11-30 (Controls in an on-line real-time system) You have been engaged by Central Savings and LoanAssociation to audit its financial statements for the year ended December 31, 20X1. The CPA who audited the financial statements at December 31, 20X0, rendered an unqualified opinion.
In January 20X1, the Association installed an on-line real-time computer system. Each teller in the association’s main office and seven branch offices has an on-line input-output terminal. The customer’s mortgage payments and savings account deposits and withdrawals are recorded in the accounts by the computer from data input by the teller at the time of the transaction. The teller keys the proper account by account number and enters the information in the terminal keyboard to record the transaction. The accounting department at the main office also has direct access to the computer via on-line terminals. The computer is housed at the main office.
In addition to servicing its own mortgage loans, the association acts as a mortgage servicing agency for three life insurance companies. In this latter activity, the association maintains mortgage records and serves as the collection and escrow agent for the mortgagees ( the insurance companies), who pay a fee to the association for these services.

You would expect the associationto have certain internal controls in effect because an online real-time computer system is employed. List the internal controls that should be in effect solely because this EDP system is employed, classifying them as
a. Those controls pertaining to input information.
b. All other types of computer controls.
AICPA (adapted)

(Designing substantive tests) Final acceptable levels of detection risk have been determined for several assertions. The auditor is prepared to proceed with designing specific substantive tests.
a. What is the purpose of substantive tests?
b. What factors pertaining to substantive tests can be varied to accommodate different acceptable levels of detection risks? Explain how each factor is varied to accommodate a low versus a high acceptable level of detection risk.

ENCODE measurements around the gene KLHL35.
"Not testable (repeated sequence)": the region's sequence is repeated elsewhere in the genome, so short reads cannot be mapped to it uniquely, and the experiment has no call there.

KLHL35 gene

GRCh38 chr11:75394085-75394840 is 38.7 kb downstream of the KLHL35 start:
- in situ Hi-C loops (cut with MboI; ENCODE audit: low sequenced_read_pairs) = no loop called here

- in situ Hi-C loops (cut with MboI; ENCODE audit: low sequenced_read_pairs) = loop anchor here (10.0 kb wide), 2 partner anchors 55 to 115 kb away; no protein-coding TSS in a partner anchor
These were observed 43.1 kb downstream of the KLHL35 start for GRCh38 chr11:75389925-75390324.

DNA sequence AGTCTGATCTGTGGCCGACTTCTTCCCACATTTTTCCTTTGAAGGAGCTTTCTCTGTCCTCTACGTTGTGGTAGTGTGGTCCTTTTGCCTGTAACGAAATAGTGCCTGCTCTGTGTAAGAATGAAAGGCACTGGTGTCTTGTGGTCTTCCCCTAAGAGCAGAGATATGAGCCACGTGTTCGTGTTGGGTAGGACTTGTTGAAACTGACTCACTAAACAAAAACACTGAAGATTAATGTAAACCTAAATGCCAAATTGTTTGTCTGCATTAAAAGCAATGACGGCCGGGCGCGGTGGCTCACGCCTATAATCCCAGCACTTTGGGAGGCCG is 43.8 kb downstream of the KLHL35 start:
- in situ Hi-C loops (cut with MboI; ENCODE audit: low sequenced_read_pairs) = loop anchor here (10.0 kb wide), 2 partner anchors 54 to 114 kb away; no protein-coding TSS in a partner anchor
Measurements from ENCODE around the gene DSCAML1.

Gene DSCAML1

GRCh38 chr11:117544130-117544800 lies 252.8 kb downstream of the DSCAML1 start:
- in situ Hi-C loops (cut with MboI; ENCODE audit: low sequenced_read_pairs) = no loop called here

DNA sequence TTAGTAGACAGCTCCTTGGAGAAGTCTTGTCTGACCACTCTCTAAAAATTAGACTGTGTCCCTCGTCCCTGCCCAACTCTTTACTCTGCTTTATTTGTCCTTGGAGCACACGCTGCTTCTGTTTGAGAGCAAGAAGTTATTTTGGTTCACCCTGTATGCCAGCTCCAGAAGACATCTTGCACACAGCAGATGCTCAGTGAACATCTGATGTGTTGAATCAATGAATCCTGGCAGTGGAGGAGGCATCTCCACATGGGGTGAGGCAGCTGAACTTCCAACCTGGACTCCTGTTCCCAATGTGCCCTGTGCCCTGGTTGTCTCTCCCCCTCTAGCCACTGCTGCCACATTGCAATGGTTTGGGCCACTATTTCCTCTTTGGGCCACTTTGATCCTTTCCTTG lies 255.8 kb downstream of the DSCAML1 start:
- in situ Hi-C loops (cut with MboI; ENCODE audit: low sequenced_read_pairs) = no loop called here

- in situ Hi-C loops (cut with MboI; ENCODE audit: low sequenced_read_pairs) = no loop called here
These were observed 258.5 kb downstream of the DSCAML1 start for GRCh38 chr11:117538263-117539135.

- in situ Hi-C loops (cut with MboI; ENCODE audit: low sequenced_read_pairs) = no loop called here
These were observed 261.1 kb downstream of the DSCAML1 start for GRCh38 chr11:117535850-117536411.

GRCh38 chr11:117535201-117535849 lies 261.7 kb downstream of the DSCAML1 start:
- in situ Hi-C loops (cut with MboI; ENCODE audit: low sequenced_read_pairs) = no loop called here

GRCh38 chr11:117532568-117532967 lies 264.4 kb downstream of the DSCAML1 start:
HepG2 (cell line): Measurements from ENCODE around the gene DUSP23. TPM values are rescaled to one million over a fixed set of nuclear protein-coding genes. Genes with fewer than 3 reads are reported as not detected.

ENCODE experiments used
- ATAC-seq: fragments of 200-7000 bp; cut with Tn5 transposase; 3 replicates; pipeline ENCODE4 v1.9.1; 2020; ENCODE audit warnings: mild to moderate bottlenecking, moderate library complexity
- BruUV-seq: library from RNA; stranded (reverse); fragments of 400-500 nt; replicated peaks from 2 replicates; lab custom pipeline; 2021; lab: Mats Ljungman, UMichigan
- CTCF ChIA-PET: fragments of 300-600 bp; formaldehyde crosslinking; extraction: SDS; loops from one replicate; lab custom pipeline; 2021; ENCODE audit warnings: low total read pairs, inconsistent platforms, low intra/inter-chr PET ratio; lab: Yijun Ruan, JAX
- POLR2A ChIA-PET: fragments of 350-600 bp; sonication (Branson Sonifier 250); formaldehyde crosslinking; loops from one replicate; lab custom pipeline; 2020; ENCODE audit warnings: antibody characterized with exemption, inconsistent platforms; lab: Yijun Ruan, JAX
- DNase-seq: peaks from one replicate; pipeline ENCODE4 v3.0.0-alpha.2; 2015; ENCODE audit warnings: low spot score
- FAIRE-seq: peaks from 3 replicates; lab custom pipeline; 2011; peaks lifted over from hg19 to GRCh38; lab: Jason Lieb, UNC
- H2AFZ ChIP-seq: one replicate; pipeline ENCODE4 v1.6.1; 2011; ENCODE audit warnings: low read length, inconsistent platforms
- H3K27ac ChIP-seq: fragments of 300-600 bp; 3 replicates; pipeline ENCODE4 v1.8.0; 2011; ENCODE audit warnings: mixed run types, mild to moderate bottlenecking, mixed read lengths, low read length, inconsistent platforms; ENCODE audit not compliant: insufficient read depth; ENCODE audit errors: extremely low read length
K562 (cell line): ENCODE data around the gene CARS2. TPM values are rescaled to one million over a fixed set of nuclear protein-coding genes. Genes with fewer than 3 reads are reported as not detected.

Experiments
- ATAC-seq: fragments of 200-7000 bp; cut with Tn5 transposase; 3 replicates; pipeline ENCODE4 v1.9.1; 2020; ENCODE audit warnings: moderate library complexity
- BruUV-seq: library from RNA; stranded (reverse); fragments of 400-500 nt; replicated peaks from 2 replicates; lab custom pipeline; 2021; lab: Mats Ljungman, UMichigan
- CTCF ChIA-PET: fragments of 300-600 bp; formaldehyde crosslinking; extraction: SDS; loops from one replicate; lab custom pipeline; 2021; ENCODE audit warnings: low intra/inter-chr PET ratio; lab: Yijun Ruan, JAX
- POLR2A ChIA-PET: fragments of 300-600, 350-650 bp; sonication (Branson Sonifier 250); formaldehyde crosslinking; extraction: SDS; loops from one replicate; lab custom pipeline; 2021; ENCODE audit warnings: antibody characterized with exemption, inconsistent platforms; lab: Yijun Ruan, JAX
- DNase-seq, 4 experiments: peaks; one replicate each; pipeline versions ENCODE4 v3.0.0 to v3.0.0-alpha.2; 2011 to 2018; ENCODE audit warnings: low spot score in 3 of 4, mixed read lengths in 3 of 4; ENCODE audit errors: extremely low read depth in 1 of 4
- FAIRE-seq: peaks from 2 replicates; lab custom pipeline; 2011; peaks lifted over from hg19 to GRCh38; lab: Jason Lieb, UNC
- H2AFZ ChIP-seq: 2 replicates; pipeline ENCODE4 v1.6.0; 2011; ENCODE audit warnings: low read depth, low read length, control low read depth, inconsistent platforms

c. Indicate the six types of substantive tests and the relative effectiveness and cost of each.

(Timing of substantive tests) Cook, CPA, has been engaged to audit the financial statements of General Department Stores, Inc., a continuing audit client, which is a chain of medium-sized retail stores. General’s fiscal year will end on June 30, 20X6, and General’s management has asked Cook to issue the auditor’s report by August 1, 20X6. Cook will not have sufficient time to perform all of the necessary fieldwork in July 20X6, but will have time to perform most of the fieldwork as of an interim date, April 30, 20X6.
For the accounts to be tested at the interim date, Cook will also perform substantive tests covering the transactions of the final two months of the year. This will be necessary to extend Cook’s conclusions to the balance sheet date.

a. Describe the factors Cook should consider before applying principal substantive tests to General’s balance sheet accounts at April 30, 20X6
b. For accounts tested at April 30, 20X6, describe how cook should design the substantive tests covering the balances as of June 30, 20X6, and the transactions of the final two months of the year.
(AICPA adapted)

(PPS sampling) Edwards has decided to use probability-proportional-to-size (PPS) sampling sometimes called dollar-unit sampling, in the audit of a client’s accounts receivable balance. Few, if any errors of overstatement are expected.
Edwards plans to use the following PPS sampling table:

5% Reliability Factors For Overstatements
Number of Risk of incorrect Acceptance
Overstatements 1% 5% 10% 15% 20%
0 4.61 3.00 2.31 1.90 1.61
1 6.64 4.75 3.89 3.38 3.00
2 8.41 6.30 5.33 4.72 4.28
3 10.05 7.76 6.69 6.02 5.52
4 11.61 9.61 8.00 7.27 6.73
a.) Identify the advantages of using PPS sampling over classical variables sampling.
Note : Requirements b) and c) are not related.
b.) Calculate the sampling interval and the sample size Ewards should use, given the following information:
Tolerable misstatement